When we cast off the chains of the modern period and leapt gloriously into the frontier of postmodernism, with its uninhibited freedoms and ambiguities surrounding meaning and purpose, we undoubtedly felt as though we’d escaped an oppressive global regime and reached the height of social and individual liberty. But for years now the thrill has been waning, and we’re beginning to hear the whispered question: Is postmodernism dead? And we ought to be asking what is changing, because surely something is dying. We’ve come to the realization that the freedoms we thought we gained through our release from the morally rigid societal expectations of the modern period have been stripped from us once again, this time by the inexorable engine of capitalism. And so here we stand, at the precipice of a new epoch of human understanding, and wonder how to define our time.
It’s not clear how we let this happen. It’s not clear why so many of us work forty, fifty, or more hours a week at jobs we don’t particularly like just to make rentiers extravagantly wealthy while we struggle to pay off the mountains of debt the establishment academic bureaucracy has thrust upon us. It’s not clear why society did not revolt when, after the 2008 financial crisis, taxpayer monies were used to shore up grossly negligent financial institutions while individual homeowners were left devastated and neglected. It’s not clear why it’s seems acceptable for huge swathes of the population to take a Xanax with their morning $7 cup of coffee from Starbucks and an Ambien with their four glasses of wine each evening. It’s not clear why Big Academia caters increasingly to the wealthy with ever-pricier tuition costs while sitting on half a trillion dollars in endowments. It’s not clear why we’ve forfeited our valuable leisure time to mega-corporate interests and allowed the violent ravaging of our minds by the taint of endless advertisements.
One thing, however, is quite clear. We certainly aren’t as free as we’d like to think we should be.
As so, circling back to the question of the vitality of the postmodern period — does it live? Do the ideals of liberty and freedom for all to experiment and the notions of a prosperous future for those who pursue their passions still thrive? I do not believe they do. I think postmodernism died — that it had been dying for some time and then went out after its final death rattle of the Great Recession. I believe we’ve regressed to a New Modernism wherein the fate of most individuals is governed by our new monarchs, the behemoths birthed by capitalism. During the modern period we were beholden to the church and royal decrees; in postmodernity we were beholden to ideas of merit and just deserts and the rewarding of productive toil. Now, we need re-assess what we’re beholden to in this New Modernity.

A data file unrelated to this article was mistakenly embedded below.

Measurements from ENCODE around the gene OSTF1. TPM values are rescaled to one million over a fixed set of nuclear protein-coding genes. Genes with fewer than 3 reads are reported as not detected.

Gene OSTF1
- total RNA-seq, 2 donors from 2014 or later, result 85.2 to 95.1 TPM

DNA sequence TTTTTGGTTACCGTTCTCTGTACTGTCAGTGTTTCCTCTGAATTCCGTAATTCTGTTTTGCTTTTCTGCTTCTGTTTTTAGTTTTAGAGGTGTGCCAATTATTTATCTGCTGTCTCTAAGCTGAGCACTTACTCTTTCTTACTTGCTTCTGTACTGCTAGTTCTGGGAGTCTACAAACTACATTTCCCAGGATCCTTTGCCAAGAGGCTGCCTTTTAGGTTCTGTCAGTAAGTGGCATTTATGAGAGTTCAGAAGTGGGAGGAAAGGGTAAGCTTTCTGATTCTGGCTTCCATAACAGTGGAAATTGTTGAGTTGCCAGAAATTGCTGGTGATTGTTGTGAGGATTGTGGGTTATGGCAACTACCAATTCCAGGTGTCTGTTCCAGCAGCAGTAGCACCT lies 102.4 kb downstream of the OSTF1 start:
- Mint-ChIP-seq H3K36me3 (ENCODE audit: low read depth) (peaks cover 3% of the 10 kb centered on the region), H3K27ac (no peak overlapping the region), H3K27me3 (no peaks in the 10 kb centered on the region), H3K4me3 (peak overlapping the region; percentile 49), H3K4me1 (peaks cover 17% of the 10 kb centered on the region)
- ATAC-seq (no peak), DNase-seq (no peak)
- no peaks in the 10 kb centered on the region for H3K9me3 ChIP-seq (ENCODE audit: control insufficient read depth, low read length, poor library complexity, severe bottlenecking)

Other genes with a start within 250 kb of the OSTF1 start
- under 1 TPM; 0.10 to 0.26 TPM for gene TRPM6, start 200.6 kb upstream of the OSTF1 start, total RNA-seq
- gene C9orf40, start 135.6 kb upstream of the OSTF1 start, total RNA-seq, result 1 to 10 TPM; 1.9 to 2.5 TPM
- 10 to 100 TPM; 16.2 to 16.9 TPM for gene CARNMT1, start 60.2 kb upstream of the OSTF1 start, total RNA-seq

We certainly are ruled with an iron fist. The punishment comes swiftly and vigorously to those who don’t comply with the requirements of the fifty-hour work week, with any hopes of real leisure reserved for retirement, when our minds have been dulled and our bodies broken by decades of unsatisfying work at the behest of insatiable desire for more capitalist profits. The great irony is that much of the population seems to think we have a model society, that this is how it’s supposed to be. Our collective blindness can be due only to the ability of our New Modern overlords to keep our minds cluttered with useless information through a barrage of low-quality information media. We struggle along, bored at work daily at the jobs we don’t care about and surfing the AI-curated-dopamine-train that we call social media.
Superficially, New Modernism exhibits elements of the modern and postmodern periods such that they could both be said to be relevant still today. We assume that the availability of information at our fingertips makes us all enlightenment thinkers and the ability to express ourselves to the world while we’re taking a dump between shifts at our bullshit job makes us postmodern free-thinking virtuosos.
Alas, New Modernism needs us to think it resembles the nobler elements of the modern and postmodern periods. In reality, the economic forces that dominate New Modernism reduce the working lives of most adults to wage slavery in the name of furthering corporate interests. And indeed, the fear of consequences is tangible as the our anthropomorphized corporate rules — via the farce of corporate personhood — have the ability to drop the hammer of unemployment at a moments notice if a worker speaks up in defense of his right to earn a living wage while still having time to pursue ideas that intrigue him.
Postmodernism is dead. Modernism is dead. The lofty notions developed during these brilliant periods in human evolution dangle in front of us to keep us driving forward, unaware of the deterioration of stability of society around us. The spectres of these bygone epochs live on and shape our worldviews such that it doesn’t seem perverse for whole populations to be ruled over by isolated centers of power now represented by bloated capitalist enterprises. The pursuit of material possessions allows us a sense of progress even though we’re stepping up an escalator that’s carrying us down faster than we’re climbing. Technological advancement placates us with a sense of wonder as we stare mindlessly into our television screens for an hour before bed each night rather than challenging ourselves to think or create something meaningful in the spirit of the pioneers of modernism and postmodernism.
And so we toil. Until we wake from our collective delusion that is New Modernism, we toil on. Our government is being enveloped by corporate interests before our very eyes, and soon it may be too late for anything short of mass protests and potentially armed revolution to make a change. Modernism is dead. Postmodernism is dead. Long live New Modernism. All hail New Modernism.